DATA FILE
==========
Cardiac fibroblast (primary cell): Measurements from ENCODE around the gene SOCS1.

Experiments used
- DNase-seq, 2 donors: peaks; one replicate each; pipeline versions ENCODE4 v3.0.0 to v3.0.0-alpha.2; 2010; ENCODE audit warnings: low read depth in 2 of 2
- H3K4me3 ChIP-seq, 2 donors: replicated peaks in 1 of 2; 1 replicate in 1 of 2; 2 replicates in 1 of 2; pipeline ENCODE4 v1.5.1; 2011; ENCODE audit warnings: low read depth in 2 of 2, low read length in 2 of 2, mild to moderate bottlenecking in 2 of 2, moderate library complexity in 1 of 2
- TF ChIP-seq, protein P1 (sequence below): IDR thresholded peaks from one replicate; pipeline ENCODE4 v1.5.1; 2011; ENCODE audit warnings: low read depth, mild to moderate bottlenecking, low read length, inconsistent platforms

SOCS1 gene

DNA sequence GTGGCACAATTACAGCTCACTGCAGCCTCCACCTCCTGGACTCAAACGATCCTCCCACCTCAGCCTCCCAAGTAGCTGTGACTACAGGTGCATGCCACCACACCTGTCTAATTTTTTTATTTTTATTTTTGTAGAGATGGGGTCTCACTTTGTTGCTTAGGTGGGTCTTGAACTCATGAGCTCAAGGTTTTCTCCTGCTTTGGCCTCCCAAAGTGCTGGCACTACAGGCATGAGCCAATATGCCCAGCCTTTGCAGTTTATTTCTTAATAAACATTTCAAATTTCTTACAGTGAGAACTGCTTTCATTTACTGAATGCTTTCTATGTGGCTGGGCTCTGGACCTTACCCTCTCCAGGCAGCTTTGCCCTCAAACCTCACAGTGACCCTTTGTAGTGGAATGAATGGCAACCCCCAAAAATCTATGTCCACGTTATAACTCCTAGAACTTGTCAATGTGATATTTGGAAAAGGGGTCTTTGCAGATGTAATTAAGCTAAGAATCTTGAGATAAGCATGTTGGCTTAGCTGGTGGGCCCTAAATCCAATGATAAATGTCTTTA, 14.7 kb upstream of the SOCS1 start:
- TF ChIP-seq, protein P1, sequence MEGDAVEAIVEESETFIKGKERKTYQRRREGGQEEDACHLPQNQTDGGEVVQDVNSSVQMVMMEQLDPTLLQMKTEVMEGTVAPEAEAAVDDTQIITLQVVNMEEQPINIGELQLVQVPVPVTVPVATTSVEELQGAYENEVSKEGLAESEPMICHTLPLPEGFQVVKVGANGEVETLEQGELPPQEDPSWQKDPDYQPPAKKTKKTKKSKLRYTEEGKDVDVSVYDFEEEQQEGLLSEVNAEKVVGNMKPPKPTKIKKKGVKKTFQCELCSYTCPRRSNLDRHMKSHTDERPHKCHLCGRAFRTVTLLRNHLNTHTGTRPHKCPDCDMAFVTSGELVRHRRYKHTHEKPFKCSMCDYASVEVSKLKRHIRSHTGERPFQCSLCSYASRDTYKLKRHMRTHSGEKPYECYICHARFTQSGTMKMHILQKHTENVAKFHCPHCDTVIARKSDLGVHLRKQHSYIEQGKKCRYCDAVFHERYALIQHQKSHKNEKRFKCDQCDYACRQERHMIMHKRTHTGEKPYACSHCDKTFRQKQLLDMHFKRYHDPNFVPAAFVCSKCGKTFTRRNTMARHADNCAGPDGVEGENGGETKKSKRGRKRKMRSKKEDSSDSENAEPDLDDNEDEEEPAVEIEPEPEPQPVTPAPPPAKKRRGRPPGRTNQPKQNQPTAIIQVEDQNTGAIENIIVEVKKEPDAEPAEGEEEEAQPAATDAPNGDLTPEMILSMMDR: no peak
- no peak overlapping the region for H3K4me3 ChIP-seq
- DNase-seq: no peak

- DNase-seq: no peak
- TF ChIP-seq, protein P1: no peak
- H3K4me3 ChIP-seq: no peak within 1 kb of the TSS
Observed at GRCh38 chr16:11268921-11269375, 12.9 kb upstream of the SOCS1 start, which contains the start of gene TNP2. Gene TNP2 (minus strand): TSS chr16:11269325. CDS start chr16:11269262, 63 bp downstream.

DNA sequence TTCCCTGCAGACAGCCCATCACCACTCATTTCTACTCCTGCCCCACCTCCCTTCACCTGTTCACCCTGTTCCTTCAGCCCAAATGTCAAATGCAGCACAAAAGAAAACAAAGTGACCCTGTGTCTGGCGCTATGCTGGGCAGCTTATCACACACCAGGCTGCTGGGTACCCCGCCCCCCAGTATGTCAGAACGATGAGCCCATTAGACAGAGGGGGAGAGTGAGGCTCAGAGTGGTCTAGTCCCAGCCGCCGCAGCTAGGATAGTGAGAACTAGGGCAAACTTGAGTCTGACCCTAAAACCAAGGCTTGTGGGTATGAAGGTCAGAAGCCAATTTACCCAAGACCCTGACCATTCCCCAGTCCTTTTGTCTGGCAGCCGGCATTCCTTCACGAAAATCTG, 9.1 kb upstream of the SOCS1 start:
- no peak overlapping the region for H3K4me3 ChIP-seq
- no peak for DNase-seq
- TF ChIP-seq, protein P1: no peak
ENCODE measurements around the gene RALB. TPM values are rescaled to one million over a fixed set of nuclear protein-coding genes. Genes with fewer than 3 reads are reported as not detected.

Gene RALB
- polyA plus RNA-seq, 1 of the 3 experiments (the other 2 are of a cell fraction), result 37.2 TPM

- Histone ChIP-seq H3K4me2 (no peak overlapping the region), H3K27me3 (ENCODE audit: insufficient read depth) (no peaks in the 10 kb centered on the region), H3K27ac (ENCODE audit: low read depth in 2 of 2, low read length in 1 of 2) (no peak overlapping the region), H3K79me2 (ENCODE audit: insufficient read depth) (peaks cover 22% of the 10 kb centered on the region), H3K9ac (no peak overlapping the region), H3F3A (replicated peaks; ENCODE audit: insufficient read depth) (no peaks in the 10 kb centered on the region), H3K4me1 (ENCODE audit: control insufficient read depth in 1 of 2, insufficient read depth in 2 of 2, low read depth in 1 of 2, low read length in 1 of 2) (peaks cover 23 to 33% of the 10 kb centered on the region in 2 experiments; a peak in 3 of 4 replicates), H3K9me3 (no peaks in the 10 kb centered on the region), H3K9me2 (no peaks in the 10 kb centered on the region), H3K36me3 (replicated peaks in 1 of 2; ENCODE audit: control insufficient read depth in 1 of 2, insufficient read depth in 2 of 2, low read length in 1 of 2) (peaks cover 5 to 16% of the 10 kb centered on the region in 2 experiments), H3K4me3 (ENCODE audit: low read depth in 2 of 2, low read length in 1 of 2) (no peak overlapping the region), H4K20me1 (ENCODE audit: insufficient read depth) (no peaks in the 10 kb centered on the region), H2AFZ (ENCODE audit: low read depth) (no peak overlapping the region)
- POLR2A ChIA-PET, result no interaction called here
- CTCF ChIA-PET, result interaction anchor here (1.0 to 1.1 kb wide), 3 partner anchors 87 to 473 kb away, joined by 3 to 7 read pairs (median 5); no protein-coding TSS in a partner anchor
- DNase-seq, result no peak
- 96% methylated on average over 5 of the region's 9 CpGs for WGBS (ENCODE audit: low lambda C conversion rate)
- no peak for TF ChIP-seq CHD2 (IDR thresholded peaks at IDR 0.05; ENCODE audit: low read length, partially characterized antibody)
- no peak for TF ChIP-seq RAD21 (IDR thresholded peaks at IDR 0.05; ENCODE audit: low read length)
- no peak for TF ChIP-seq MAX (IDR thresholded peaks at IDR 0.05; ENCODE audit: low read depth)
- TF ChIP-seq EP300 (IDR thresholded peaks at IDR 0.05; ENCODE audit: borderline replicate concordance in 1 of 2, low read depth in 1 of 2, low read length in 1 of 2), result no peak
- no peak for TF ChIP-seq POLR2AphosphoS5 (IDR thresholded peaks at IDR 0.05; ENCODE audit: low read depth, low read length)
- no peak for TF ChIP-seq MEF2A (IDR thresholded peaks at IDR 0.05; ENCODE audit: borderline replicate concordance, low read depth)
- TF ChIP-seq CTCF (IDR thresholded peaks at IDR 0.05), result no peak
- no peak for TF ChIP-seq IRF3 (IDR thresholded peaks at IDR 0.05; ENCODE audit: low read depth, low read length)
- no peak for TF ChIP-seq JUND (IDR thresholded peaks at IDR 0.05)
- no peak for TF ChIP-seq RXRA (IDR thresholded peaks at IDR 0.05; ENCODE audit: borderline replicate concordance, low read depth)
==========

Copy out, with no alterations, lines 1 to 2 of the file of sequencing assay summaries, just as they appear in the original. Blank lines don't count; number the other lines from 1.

Cardiac fibroblast (primary cell): Measurements from ENCODE around the gene SOCS1.

Experiments used